Easter 1917 saw the children of Crazies Hill not longing for chocolate eggs for themselves, but real fresh eggs for wounded soldiers to eat.

Crazies Hill Notes

The children of the Sunday School, their parents and friends, during Lent and Easter week contributed £2 6s. for the purpose of purchasing Easter Eggs – new laid – for wounded soldiers. Mrs. Woodward acted as Hon. Treasurer to the fund, the success of which is entirely due to her energies in the matter. Mr. Woodward most generously provided packing cases and also packed the eggs with the satisfactory result that the following were dispatched and arrived still fresh and unbroken at various hospitals:-

100 eggs to Woodclyffe Auxilliary Hospital, Wargrave
100 eggs to 3rd London General Hospital, Wandsworth
72 eggs to King George Hospital, Stamford St., London
72 eggs to No. 1 War Hospital, Reading
66 eggs to 1st Western General Hospital, Fazekerley, Liverpool

The total number sent being 410.

Wargrave parish magazine, June 1917 (D/P145/28A/31)

Complaints about the canteen

Ludwig Paul Selbach, 58, was a German from Hamburg, interned in Reading. Ferdinand Louis Kehrhahn, 33, was an art publisher born in Birkenhead, presumably of German parentage. He was only at Reading for a few months, being handed into the custody of the Liverpool police in April 1917, whence he had come in January.

3rd March 1917

L P Selbach, an Alien Prisoner, asked the committee for assistance by making enquiries why he was not receiving letters from his son who was interned at Knockaloe Camp. The Clerk was instructed to write to the Commandant.

F L Kehrhahn, an Alien Prisoner, made several complaints respecting the Canteen &c. The Chairman informed him that the Committee had no power to interfere with rules laid down by the Secretary of State.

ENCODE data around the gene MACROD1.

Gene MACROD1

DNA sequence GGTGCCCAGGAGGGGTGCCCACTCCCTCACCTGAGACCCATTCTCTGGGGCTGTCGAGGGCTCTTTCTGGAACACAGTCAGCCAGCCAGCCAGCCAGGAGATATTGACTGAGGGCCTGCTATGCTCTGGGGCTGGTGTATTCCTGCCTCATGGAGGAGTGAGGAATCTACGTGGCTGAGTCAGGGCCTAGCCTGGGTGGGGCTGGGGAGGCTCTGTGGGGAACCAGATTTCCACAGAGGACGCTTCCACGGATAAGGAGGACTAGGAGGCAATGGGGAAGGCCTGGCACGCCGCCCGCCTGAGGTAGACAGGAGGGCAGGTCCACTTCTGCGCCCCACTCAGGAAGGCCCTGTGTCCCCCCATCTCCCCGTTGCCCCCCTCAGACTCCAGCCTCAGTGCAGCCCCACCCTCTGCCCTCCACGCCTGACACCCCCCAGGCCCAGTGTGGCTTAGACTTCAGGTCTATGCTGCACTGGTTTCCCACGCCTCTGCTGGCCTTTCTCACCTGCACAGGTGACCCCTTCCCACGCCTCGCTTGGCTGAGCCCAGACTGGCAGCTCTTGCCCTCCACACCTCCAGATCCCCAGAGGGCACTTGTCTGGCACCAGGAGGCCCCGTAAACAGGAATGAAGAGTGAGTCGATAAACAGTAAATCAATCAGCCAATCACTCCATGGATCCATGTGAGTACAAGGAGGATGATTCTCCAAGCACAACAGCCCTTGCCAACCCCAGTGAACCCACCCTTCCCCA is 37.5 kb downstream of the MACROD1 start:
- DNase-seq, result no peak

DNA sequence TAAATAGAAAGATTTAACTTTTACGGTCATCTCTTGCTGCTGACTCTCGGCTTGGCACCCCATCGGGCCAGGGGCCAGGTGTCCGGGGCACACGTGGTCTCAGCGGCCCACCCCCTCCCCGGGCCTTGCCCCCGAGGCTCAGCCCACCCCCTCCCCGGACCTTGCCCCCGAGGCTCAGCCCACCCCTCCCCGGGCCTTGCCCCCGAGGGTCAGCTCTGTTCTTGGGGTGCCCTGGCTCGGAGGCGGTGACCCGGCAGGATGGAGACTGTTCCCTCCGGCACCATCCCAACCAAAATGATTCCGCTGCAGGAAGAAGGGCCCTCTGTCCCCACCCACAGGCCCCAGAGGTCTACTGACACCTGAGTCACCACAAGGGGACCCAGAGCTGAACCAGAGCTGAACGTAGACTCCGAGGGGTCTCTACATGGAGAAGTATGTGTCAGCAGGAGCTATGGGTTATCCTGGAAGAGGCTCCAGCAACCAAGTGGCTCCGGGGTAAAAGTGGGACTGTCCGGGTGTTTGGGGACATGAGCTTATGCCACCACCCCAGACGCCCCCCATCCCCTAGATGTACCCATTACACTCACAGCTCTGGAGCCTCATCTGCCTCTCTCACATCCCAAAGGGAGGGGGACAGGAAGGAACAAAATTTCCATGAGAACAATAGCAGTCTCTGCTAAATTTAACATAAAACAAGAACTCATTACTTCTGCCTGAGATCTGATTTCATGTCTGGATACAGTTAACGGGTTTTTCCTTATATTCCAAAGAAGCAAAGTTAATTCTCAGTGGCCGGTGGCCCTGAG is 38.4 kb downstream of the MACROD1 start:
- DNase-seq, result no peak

Reading Prison Visiting Committee minutes (P/RP1/6/1)

Cats bless food restrictions

John Maxwell Image wrote to his old friend W F Smith with news of how food rationing was affecting his household, including the pets cats, formerly fed on scraps and leftovers, but now treated to tasty offal not fit for human consumption. Lord Devonport was the Government Food Controller. More sadly, Rudolph Cecil Hutchinson, a graduate of Trinity College, Cambridge, had been exceptionally severely wounded at the Battle of Loos back in 1915. After over a year’s suffering, he finally died in Cambridge in February 1917. He seems to have been generally known as Cecil. A memoir of him was published privately in 1918 and can be downloaded free.

29 Barton Road
13 Feb. ‘17

Praeclarissime EMY

The Signora … is away at a Newnham College concert, with a fair Marylander, youthful spouse of a Trinity MA, who on his part has been spirited off to scientific War Work at L’pool…

Well, as for Devonport, she accepted him enthusiastically. The hosue is put on rations of bread, meat and sugar – and so cannily that I can’t discover any difference. Helen and Ann, two excellent sisters, are devoted to their mistress’s will. Joe and Binnie bless Devonport all day, for, obviously, the house-meat cannot any longer be cast to the cats: so special supplied – I trust not 5 lb weekly – of lights and such like dainties come in for their use and behoof. Their little barrels bulge – and the 2 tails are rolling pins for size.

We have for many months baked our own bread – the best standard bread I ever ate! 12 lbs of flour produces a long loaf each day, which is bisected each morning, one half for the parlour and one for the kitchen. Helen, who is the surgeon, rigorously adheres to the Devonport law, and always I see some over on our table at night. The only difficulty is there being so very, very little flour for puddings. I don’t mind, and the petticoats don’t grouse….

We had a military funeral in Trinity this morning. A BA Lieut. There must have been over 100 troops – the coffin on a gun carriage, draped with the Union Jack. The first part of the service in Chapel at 11.45. And then the procession – band playing (very poorly) the Dead March went down Trin. St and Trin. Lane, through the Paddocks. Rudolph Cecil Hopkinson, Lieut. RE – died of wounds on Feb. 9th.

Letter from John Maxwell Image, Cambridge don, to W F Smith (D/EX801/2)

None can fail to see the Satanic origins of the war

The Community of St John Baptist, the Anglican Sisterhood at Clewer, were supporting the war in prayer.

December 4, 1915
My dear Associates,